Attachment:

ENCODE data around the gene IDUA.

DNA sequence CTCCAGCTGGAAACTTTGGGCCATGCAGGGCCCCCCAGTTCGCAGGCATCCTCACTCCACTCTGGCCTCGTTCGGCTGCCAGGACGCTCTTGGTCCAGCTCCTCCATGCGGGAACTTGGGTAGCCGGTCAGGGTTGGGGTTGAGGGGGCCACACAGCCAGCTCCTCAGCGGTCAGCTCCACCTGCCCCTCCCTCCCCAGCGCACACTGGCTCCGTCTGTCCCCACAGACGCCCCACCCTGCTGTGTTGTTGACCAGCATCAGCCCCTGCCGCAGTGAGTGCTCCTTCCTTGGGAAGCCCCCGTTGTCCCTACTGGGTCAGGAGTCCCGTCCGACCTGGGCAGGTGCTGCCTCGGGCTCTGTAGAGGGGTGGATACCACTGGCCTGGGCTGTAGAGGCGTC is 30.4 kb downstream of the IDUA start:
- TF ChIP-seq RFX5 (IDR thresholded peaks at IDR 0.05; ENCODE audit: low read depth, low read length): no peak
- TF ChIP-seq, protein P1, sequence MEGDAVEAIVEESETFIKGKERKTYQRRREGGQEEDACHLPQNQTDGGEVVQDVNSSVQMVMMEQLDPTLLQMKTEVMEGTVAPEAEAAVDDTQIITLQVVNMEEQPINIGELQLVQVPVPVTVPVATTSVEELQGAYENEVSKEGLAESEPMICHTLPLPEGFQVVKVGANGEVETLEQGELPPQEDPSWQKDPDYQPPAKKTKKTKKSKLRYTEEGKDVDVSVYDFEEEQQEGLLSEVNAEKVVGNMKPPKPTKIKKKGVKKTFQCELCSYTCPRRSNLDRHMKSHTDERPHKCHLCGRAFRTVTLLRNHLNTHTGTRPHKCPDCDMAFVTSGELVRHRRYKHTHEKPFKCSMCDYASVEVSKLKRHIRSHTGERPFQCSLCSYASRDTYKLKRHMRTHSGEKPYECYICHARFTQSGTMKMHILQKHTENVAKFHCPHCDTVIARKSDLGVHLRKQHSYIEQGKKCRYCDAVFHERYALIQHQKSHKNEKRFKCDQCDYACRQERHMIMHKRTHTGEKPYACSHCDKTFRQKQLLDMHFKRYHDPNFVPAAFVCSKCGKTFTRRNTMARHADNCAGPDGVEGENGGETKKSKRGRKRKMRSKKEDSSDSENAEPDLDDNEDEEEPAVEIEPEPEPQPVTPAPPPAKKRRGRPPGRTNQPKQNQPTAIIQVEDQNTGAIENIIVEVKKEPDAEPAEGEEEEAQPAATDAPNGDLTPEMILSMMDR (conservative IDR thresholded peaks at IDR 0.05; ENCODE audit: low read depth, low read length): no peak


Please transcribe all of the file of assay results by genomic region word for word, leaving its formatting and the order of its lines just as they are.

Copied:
ENCODE data around the gene IDUA.

DNA sequence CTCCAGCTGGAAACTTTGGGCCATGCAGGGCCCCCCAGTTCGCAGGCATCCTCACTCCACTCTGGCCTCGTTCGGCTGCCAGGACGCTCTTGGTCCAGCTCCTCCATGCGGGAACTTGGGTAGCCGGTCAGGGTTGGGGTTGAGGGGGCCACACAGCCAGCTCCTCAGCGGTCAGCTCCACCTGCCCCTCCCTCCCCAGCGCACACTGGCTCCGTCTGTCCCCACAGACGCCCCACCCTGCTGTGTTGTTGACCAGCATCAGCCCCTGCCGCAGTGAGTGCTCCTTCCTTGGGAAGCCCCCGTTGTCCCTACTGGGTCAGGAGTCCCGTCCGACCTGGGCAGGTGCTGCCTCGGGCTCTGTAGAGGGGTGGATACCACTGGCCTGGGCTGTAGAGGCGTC is 30.4 kb downstream of the IDUA start:
- TF ChIP-seq RFX5 (IDR thresholded peaks at IDR 0.05; ENCODE audit: low read depth, low read length): no peak
- TF ChIP-seq, protein P1, sequence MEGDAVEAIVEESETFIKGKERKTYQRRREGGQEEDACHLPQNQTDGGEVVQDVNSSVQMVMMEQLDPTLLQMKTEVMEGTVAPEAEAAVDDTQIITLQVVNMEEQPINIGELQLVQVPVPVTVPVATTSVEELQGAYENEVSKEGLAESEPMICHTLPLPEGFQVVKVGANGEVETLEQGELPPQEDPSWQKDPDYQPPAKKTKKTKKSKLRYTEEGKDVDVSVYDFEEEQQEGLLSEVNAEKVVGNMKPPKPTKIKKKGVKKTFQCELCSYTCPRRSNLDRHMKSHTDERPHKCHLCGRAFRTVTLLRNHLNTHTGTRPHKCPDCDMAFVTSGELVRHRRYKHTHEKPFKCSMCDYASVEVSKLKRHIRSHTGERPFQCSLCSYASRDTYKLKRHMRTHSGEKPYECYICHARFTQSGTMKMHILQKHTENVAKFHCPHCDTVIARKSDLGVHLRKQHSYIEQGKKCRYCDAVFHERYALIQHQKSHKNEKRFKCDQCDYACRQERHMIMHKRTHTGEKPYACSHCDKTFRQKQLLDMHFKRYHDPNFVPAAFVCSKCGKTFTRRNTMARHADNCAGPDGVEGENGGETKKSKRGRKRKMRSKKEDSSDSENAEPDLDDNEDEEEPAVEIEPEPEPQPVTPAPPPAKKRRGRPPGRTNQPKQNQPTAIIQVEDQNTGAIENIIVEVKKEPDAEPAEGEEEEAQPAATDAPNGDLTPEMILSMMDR (conservative IDR thresholded peaks at IDR 0.05; ENCODE audit: low read depth, low read length): no peak